Saturday, October 3, 2009

Bait and Switch: NYT Takes Away Its iPhone Crossword App From Customers, Keeps The $9.99, And More Than Doubles The Price.

As recently as last Monday, you could pay $9.99 for a NYT iPhone Crossword Puzzle app that had no subscription fees, or time limit. Sweet deal!

But if you did, you just found out that the NYT has just pulled a classic bait-and-switch.

Now the NYT gets to keep your money and your app will stop working in the next month or two. If you want to keep getting the App, you'll have to start over with a monthly $1.99 subscription -- more than double the price.

Beginning last year the NYT's crossword puzzle app offered iPhone customers what seemed like a convenient and reasonably-priced means of doing the puzzle. The $9.99 one-time charge was high by the standards of iPhone apps -- most of which are free, or under $5 -- but it seemed reasonable given the quality of the product, and the unlimited access the NYT appeared to be selling.

But it turns out there wasn't anything "unlimited" about it, and in switching the price plan have annoyed many of its loyal customers -- many of whom are being told their $9.99 purchase only gets them the crossword puzzle until the end of the year. Now, for $1.99, you can buy a 30-day subscription to the NYT crossword puzzle; at the end of that, the NYT will offer customers various pricing options for a subscription renewal.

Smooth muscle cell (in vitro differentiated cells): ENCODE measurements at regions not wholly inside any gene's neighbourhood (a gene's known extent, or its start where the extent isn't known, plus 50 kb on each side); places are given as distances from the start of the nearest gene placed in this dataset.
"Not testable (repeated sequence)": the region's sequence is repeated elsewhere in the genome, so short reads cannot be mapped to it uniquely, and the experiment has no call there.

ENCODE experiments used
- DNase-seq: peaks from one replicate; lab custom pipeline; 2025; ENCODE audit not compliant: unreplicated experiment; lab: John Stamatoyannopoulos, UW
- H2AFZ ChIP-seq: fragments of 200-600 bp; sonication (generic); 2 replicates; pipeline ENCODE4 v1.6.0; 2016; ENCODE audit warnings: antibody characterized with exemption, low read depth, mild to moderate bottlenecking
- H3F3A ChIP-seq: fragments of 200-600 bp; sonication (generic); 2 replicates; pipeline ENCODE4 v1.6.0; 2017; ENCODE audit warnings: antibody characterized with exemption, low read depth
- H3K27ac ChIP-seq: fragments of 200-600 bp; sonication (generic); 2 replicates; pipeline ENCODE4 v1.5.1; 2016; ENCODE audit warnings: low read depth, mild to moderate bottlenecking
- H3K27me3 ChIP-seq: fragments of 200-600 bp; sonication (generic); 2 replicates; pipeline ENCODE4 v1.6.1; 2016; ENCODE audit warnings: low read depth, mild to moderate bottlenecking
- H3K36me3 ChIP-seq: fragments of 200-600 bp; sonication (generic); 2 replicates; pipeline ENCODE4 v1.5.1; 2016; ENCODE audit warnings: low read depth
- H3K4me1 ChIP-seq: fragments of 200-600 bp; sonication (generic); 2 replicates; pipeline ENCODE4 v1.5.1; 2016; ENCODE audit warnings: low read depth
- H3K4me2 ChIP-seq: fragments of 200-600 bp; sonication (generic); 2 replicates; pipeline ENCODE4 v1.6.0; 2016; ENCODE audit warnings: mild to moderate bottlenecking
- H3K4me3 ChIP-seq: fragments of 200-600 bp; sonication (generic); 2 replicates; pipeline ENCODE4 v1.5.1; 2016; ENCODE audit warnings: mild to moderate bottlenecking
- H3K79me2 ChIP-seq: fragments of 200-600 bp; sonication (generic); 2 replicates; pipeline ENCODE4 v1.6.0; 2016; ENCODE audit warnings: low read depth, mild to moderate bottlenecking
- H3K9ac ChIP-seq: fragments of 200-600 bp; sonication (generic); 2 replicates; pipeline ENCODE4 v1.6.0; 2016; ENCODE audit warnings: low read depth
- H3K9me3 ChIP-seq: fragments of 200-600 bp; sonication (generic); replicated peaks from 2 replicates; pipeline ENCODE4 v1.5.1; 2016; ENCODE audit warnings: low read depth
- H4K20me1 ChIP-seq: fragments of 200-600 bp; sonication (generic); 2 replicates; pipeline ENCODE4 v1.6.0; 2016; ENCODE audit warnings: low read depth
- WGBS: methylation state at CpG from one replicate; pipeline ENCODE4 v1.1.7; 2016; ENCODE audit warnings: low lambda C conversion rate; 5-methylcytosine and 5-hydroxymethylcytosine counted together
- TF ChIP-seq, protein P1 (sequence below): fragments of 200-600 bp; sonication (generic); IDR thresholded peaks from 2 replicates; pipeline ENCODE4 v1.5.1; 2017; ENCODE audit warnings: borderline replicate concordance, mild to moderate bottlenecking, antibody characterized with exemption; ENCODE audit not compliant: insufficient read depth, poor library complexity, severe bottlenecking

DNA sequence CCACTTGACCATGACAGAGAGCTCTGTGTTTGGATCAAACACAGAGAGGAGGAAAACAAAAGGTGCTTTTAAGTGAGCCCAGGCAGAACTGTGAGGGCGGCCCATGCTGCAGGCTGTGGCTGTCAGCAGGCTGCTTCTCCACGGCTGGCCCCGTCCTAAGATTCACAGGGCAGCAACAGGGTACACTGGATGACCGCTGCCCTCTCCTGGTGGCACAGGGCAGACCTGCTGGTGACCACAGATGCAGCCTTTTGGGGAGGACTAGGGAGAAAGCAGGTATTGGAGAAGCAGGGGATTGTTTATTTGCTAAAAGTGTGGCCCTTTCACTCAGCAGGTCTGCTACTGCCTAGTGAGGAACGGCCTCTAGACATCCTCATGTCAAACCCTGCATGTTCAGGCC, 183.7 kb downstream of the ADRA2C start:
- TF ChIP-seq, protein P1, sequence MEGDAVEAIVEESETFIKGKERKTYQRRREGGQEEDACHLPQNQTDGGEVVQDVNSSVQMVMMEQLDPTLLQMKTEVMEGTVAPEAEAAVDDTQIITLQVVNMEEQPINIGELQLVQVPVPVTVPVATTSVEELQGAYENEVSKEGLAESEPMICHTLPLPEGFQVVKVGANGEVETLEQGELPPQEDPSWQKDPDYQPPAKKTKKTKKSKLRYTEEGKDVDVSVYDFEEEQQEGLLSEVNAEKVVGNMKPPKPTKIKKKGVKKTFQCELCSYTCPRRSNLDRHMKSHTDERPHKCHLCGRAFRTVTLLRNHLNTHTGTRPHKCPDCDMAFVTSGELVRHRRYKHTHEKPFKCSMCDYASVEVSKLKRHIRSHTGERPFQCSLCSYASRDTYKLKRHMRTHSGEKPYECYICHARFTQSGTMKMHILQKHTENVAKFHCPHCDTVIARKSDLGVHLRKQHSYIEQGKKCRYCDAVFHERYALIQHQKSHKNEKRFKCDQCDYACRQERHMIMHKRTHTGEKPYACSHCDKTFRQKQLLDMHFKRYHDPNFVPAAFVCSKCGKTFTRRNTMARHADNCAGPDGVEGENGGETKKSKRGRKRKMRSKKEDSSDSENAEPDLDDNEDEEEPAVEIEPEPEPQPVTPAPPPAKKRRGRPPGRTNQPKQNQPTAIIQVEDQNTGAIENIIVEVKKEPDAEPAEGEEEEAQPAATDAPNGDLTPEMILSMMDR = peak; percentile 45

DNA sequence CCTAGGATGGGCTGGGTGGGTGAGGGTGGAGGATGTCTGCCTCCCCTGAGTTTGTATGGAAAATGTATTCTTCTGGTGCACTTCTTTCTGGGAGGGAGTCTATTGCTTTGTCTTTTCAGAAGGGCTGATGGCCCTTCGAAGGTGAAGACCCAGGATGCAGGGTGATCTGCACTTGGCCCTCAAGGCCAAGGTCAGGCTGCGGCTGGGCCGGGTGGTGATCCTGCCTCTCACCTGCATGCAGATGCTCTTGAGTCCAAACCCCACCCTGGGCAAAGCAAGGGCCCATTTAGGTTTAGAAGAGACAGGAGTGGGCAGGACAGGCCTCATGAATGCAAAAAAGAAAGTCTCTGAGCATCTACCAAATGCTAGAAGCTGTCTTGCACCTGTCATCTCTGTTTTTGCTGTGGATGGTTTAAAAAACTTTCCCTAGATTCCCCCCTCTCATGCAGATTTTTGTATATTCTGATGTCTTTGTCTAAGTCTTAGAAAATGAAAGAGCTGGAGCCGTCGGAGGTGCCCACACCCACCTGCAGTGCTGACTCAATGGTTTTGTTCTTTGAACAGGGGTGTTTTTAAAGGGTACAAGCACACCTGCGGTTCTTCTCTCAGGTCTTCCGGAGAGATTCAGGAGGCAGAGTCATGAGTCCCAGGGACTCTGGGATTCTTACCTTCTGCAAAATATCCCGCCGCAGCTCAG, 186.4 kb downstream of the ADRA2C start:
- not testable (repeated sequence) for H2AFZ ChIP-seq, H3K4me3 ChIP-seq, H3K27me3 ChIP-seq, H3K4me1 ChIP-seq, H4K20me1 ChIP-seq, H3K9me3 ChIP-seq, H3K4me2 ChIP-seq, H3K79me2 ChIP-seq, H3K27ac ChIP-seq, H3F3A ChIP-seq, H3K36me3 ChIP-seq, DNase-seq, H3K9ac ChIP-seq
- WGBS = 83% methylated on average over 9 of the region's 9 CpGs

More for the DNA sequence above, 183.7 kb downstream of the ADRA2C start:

"I Paid for a Year!" reads the headline of one scathing review on the iPhone app, from a user named Timburwolf. "Ok, hold on. I bought this months ago and I remember it saying it was a subscription App. But I paid for a year and now it says my subscription is up November 1. Is that even legal?"

Other review headlines call the move "despicable!" "appalling" and a "rip off," and attack the NYT for its greed. Many of them demand a boycott of the NYT.

"The NY Times should be ashamed for their devious switcheroo," says a user named Easonia. ""I will delete [the App] and never purchase a NY Times app -- I might never buy a newsstand copy of the paper either. This is so insulting."

In only five days, the App has amassed 49 scathing iPhone reviews, all of which slam the NYT for changing the terms with no warning. All insist that the original App price made no mention of a possible subscription, and made it seem like a one-time-only charge. All have been told that their current App will expire in the next month or two.

The NYT has issued a comment to The NYTPicker that reiterates the pricing history -- first $9.99, then $5.99, and now monthly -- and explains that the reason for the change is that monthly subscriptions only became possible with the iPhone OS 3.0. It was "never unlimited," says NYT spokesperson Diane McNulty. "The price quoted was always for 2009." (For McNulty's full statement, see below.)

Several commenters dispute McNulty's assertion about the app's original time limit.

Right now, the NYT crossword puzzle App gets 1-1/2 stars out of a possible five. The NYT's newspaper app, by contrast, gets four stars out of five, with 22,194 reviews to date.

At the moment, the crossword puzzle is the only element of the NYT's website that exists behind a paywall; readers can pay $39.95 for an annual subscription, or $6.95 a month. The NYT depends on the revenue stream provided by its puzzle, which is one of the paper's most popular features.